The Congressional Research Service has produced a bibliography on domestic surveillance to support this year’s national high school debate program which is devoted to that subject.
“Resolved: The United States Federal Government Should Substantially Curtail Its Domestic Surveillance” is the topic that was selected for the 2015-2016 high school debate by representatives of the National Federation of State High School Associations.
The Librarian of Congress is directed by law (44 USC 1333) to “prepare compilations of pertinent excerpts, bibliographical references, and other appropriate materials” relating to the annual high school and college debates. So CRS (a component of the Library of Congress) has fulfilled that requirement, providing citations to contrasting perspectives on surveillance in news stories, books, law review articles, websites, and non-governmental organizations.
“The conflict between national security objectives and privacy became a popular topic for debate when it was disclosed in June 2013, by former defense contractor Edward Snowden, that the National Security Agency was engaging in extensive surveillance inside the United States in order to fight crime and to reduce the threat of terrorism,” according to the CRS introduction to the document.
“The magnitude of the disclosure shocked many people, including Members of Congress, who were unaware of the extent of the surveillance. Many civil rights advocates viewed the surveillance as an assault on liberty, while law enforcement and national security officials saw the programs as essential weapons in the war on terror, the fight against nuclear weapons proliferation, and the general protection of U.S. national security.”
“In selecting items for inclusion in this bibliography, CRS has sampled a wide spectrum of opinions reflected in the current literature on this issue,” CRS director Mary B. Mazanec wrote in a Foreword.
“No preference for any policy is indicated by the selection or positioning of articles, books, or websites cited, nor is CRS disapproval of any policy, position or article to be inferred from its omission,” she wrote.
See Compilation of References on Domestic Surveillance for National High School Debate, 2015-2016, Congressional Research Service, August 2015.
The CRS document is unobjectionable, but it has some peculiarities.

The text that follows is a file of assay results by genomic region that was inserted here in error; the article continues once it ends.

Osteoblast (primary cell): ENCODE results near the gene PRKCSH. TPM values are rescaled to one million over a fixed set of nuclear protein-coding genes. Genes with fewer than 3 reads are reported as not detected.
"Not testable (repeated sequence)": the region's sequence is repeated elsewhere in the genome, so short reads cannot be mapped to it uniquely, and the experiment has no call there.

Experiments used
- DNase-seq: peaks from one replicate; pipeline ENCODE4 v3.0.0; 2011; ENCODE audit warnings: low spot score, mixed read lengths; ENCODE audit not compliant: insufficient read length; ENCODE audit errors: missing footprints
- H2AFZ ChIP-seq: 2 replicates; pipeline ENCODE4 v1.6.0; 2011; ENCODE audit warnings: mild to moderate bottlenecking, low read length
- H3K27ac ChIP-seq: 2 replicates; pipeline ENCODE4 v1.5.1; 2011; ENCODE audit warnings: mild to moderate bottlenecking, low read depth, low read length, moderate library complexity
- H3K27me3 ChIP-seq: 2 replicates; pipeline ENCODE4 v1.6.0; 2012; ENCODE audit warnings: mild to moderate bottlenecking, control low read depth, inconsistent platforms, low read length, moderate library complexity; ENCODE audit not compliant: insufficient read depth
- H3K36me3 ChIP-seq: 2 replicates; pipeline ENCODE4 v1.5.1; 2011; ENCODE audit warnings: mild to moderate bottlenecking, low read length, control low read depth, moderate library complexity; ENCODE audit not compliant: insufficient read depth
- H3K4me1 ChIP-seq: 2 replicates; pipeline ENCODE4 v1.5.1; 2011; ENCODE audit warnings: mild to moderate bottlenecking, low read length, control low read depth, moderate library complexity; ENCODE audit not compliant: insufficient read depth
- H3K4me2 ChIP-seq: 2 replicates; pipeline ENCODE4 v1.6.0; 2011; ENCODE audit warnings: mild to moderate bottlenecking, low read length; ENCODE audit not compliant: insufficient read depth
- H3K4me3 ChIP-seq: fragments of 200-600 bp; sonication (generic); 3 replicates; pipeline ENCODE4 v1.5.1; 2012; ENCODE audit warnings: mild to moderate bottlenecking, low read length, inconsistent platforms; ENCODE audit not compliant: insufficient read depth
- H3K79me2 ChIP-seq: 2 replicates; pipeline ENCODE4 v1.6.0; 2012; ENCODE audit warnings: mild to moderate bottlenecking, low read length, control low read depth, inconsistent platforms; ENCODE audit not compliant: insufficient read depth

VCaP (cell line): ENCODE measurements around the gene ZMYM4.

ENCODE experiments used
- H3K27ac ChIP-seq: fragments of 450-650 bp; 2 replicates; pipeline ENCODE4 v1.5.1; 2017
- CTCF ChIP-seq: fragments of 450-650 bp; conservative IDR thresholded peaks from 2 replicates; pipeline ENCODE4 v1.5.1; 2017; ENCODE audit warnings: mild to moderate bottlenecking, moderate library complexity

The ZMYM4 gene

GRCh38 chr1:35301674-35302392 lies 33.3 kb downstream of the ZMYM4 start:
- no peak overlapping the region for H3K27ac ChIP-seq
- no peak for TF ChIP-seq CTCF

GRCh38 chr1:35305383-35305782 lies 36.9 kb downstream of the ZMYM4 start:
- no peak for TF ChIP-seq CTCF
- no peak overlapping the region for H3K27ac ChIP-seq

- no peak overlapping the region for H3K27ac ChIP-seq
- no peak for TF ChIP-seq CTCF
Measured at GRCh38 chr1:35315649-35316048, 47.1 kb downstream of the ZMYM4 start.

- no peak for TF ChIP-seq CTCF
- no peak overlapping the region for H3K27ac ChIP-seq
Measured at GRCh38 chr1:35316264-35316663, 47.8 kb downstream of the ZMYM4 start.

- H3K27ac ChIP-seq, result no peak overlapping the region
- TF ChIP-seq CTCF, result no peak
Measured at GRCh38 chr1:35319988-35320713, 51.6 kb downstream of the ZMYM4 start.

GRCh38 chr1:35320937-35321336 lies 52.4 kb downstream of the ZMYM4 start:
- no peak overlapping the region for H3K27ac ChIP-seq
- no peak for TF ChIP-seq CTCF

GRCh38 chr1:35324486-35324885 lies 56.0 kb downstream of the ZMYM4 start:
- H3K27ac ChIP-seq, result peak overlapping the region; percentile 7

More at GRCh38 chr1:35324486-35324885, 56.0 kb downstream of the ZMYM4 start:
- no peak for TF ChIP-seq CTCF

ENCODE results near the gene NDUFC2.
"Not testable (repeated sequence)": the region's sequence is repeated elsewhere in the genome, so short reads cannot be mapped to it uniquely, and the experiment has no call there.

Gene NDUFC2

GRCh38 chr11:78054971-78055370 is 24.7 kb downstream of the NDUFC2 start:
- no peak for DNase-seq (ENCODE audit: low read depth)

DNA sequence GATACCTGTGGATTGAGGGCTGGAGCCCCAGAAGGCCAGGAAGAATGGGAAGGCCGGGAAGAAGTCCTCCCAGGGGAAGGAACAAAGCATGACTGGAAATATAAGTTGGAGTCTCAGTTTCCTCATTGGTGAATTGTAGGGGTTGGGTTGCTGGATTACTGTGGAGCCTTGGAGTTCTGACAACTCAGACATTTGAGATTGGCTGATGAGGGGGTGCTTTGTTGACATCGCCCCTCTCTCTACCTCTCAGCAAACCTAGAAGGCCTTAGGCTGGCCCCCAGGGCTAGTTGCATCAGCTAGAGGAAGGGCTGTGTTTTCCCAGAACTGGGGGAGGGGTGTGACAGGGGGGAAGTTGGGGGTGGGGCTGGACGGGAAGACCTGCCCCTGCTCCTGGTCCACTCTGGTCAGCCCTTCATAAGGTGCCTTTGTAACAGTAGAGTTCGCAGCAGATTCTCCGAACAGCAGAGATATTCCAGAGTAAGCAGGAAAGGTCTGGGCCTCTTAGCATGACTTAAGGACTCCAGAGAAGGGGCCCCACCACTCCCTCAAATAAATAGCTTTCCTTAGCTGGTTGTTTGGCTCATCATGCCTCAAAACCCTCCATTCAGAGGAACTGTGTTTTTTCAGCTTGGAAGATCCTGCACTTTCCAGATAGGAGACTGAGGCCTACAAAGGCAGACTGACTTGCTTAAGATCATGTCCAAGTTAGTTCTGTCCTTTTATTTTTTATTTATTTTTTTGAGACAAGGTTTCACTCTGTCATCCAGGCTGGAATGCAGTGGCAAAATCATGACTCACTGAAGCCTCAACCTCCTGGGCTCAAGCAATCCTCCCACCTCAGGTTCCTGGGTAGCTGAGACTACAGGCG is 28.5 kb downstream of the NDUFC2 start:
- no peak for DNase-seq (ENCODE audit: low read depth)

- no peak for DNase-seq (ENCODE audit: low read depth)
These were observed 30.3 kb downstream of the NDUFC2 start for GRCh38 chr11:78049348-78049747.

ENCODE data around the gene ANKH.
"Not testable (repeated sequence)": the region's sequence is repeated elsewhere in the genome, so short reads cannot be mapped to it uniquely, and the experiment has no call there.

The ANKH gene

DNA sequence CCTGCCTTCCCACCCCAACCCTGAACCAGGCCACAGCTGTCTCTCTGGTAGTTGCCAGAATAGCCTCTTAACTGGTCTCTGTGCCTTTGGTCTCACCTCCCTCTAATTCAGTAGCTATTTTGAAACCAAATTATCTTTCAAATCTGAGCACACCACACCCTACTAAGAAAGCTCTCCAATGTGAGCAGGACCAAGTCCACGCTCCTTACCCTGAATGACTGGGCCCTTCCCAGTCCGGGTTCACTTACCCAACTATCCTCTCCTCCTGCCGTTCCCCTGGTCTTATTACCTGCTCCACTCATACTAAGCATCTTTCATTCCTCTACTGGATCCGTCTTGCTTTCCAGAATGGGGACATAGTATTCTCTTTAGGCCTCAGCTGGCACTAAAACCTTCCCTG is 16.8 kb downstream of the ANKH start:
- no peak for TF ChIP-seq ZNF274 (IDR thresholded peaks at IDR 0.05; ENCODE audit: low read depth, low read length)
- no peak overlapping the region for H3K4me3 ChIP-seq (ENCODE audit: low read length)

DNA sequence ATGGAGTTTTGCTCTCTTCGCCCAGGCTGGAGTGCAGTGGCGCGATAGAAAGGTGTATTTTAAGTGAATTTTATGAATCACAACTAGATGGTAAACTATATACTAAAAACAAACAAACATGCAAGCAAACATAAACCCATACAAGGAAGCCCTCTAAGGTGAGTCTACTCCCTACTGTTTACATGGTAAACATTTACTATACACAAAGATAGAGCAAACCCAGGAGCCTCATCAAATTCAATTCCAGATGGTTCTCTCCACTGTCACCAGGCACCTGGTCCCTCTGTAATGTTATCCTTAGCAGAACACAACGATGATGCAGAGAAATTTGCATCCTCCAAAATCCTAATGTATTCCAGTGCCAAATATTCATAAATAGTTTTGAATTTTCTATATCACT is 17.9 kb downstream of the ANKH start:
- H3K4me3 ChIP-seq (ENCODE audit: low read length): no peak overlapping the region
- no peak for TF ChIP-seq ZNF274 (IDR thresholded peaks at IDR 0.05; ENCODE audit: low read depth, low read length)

A prominent typographical error on the title pages repeatedly misstates the debate topic to read “The United States federal government should substantially curtain [sic] its domestic surveillance.”
The bibliography includes the titles of six surveillance-related reports that were produced by the Congressional Research Service itself. CRS does not acknowledge that each of these reports has been posted online and may be easily obtained. Instead, the bibliography disingenuously advises that they “are available by way of a request to your Member of Congress.” The notion that hundreds or thousands of high school students are actually going to contact their congressional offices for copies of CRS reports that can be instantly located by an online search, or that the offices would promptly and reliably provide them, is hard to credit.
The subject of domestic surveillance was chosen for the annual national high school debate program over other proposed topics including income inequality, criminal justice reform, and government authority over Indian country.
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New and updated CRS reports that were issued over the past week include the following.
Poverty in the United States in 2014: In Brief, September 30, 2015
EPA’s New Ozone Standards: A Few Thoughts, CRS Insight, September 29, 2015
Emerging Markets: Is Slower Growth Temporary?, CRS Insight, September 29, 2015
Zivotofsky v. Kerry: The Jerusalem Passport Case and Its Potential Implications for Congress’s Foreign Affairs Powers, updated September 28, 2015
Abortion, Hospital Admitting Privileges, and Whole Woman’s Health v. Cole, September 25, 2015
The Pregnancy Discrimination Act and the Supreme Court: A Legal Analysis of Young v. United Parcel Service, September 25, 2015
The Lord’s Resistance Army: The U.S. Response, updated September 28, 2015
Mexico’s Oil and Gas Sector: Background, Reform Efforts, and Implications for the United States, updated September 28, 2015
Direct Overt U.S. Aid Appropriations for and Military Reimbursements to Pakistan, FY2002-FY2016, updated September 30, 2015
Puerto Rico’s Current Fiscal Challenges, updated September 25, 2015
Can Creditors Enforce Terrorism Judgments Against Cuba?, CRS Legal Sidebar, September 29, 2015
Iran’s Foreign Policy, updated September 25, 2015
Navy Irregular Warfare and Counterterrorism Operations: Background and Issues for Congress, updated September 25, 2015